East of Eden

East of Eden

James Dean makes his motion picture debut in this Elia Kazan movie film of John Steinbeck’s novel set in rural California, just prior to America’s involvement in World War I.


James Dean makes his motion picture debut in this Elia Kazan movie film (shot in gorgeous Cinemascope) of John Steinbeck’s novel set in rural California, just prior to America’s involvement in World War I. Kazan took only the final third of Steinbeck’s novel, figuring the film would only work if it focused on the relationship of a father with his two sons–one loyal, one disaffected (guess which one Dean played?).

In the film East of Eden a “seriously disturbed” young man is played by the newcomer, James Dean; and in The Blackboard Jungle an even more shocking delinquent is played by the newcomer, Vic Morrow. Dean is directed by Elia Kazan and Morrow by Richard Brooks, but the mentor of both appears to be Marlon Brando.

It would be over cynical to suggest that they are trying to cash in on a fad, and in any case I doubt that the actors and directors would be so foolish as to think it was smart. But Brando is a powerful theatrical personality and his mannerisms are so explicit and so often repeated that other performers can easily fall into them as the “sincere” way to behave. Dean and Morrow both employ his trick of standing with one hip dropped, the opposite shoulder thrust toward but half turned away from whoever is admonishing them; they both speak under stress with his stuttering, slurred, explosive cadence; they both relieve their inarticulateness with sudden open-mouthed howls, often accompanied by the sound of breakage. Morrow is portraying a contemporary city-street tough and it could be argued that the leather jacket gangs all move and sound today like Brando; but Dean’s role is that of a Salinas, California, farm youth at the time of the First World War and for him the excuse will not hold. The mimicry is more unfortunate in his case, also, because he is the more interesting actor and presumably capable of inventing his own methods of communication.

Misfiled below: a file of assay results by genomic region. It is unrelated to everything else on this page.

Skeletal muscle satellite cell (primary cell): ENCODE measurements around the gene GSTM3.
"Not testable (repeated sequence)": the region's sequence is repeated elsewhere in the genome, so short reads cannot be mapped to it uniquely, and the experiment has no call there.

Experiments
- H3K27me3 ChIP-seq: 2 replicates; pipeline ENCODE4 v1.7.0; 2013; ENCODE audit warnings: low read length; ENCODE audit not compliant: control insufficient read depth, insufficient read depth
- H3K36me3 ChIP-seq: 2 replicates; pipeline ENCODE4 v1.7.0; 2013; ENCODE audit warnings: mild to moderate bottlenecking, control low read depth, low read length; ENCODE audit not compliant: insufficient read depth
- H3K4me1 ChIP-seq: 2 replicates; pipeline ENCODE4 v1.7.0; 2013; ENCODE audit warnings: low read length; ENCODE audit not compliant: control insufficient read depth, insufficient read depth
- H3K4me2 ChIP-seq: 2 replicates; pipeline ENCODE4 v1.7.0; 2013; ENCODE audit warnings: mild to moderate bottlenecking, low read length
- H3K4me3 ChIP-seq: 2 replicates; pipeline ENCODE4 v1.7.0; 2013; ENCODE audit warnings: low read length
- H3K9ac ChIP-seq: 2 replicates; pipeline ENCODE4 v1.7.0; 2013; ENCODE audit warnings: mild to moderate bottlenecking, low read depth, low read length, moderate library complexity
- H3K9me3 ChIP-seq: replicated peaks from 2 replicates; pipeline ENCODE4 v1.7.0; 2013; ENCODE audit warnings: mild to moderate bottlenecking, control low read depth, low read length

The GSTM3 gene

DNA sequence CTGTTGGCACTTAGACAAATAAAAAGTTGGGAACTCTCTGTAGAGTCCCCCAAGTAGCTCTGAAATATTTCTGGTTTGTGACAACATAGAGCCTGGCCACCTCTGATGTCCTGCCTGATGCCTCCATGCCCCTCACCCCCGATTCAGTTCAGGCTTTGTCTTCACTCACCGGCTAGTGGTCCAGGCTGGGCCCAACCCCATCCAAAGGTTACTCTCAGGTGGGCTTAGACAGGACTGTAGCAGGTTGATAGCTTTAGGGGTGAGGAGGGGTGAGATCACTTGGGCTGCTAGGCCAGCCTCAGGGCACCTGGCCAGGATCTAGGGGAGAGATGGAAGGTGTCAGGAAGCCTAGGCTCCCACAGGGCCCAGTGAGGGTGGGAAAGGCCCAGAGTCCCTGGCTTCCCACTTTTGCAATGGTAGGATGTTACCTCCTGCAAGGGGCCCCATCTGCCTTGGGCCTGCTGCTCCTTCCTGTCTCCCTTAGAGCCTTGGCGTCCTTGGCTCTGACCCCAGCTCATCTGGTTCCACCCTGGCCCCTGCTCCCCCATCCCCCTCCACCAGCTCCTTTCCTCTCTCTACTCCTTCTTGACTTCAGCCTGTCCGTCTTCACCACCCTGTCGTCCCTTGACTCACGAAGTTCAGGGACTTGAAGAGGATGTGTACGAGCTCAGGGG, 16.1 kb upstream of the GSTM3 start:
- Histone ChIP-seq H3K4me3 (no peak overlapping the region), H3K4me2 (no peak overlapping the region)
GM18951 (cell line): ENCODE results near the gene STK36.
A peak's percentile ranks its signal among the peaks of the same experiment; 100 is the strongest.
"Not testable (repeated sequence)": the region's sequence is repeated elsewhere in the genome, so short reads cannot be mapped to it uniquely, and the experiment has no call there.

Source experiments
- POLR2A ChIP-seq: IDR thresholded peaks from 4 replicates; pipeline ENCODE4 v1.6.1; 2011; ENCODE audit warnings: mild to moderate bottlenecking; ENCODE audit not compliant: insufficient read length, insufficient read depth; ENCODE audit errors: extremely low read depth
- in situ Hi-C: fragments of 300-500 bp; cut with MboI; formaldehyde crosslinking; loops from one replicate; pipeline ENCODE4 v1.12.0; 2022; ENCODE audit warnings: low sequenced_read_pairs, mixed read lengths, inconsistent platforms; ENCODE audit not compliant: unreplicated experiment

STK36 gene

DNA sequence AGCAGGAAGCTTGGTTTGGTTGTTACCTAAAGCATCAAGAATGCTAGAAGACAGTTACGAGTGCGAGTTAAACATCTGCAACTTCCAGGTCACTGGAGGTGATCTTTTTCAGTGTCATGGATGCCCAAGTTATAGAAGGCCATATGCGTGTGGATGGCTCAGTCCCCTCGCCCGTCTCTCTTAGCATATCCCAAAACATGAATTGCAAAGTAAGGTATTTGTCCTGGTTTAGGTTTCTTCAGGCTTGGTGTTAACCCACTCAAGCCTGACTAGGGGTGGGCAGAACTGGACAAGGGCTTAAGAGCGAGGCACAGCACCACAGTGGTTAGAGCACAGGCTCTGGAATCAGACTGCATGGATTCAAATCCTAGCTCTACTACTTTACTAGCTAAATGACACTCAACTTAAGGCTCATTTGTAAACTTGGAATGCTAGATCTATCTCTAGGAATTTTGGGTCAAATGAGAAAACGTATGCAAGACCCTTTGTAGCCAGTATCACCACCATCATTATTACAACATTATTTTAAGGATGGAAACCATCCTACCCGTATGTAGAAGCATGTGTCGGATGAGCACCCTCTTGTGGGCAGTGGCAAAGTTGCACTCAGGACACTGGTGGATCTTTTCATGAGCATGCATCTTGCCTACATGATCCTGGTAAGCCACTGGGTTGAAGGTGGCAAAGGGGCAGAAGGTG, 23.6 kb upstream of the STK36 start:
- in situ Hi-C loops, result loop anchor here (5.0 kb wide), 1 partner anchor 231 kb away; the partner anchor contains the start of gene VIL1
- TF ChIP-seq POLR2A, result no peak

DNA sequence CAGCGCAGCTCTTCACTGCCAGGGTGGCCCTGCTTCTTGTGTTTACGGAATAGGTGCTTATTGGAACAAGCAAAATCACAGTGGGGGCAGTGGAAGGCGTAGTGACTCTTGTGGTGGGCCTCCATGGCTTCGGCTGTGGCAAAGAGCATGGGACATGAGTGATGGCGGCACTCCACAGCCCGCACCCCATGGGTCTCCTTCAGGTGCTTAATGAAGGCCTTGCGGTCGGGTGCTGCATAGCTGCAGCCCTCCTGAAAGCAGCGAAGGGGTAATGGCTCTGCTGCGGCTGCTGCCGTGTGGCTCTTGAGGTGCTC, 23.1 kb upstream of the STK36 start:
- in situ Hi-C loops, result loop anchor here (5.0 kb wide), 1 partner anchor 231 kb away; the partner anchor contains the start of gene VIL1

The Blackboard Jungle is a tract for our times, proof that Hollywood is not heedless of the ulcers that here and there disfigure our pleasant land. But Hollywood has a strong aversion to leaving a bad taste in the customer’s mouth; it likes to end the Zola act with a round of lollipops for all present. And this rather canny social zeal may do more harm than good; it calls the citizen’s attention to a pressing evil only to assure him immediately that a very pretty remedy is at hand.

The present excursion into sociology notifies us that in a typical big city high school discipline has fallen off to the point where unarmed teachers walk the corridors in fear of their lives and where for lady teachers death may be a comparatively merciful fate. The students in such an institution play with switch blades instead of marbles and after class–when sufficiently sober–divert themselves with mayhem and armed robbery.

But do not be alarmed. Fortunately, there is nothing in this undesirable situation that cannot be remedied by a teacher (in this case Glenn Ford) endowed with the endurance of St. Sebastian, the ingenuity of Horace Mann, and the infighting techniques of a Marine commando. Mr. Ford “gets through” to the boys and from then on the school hums with industry and love.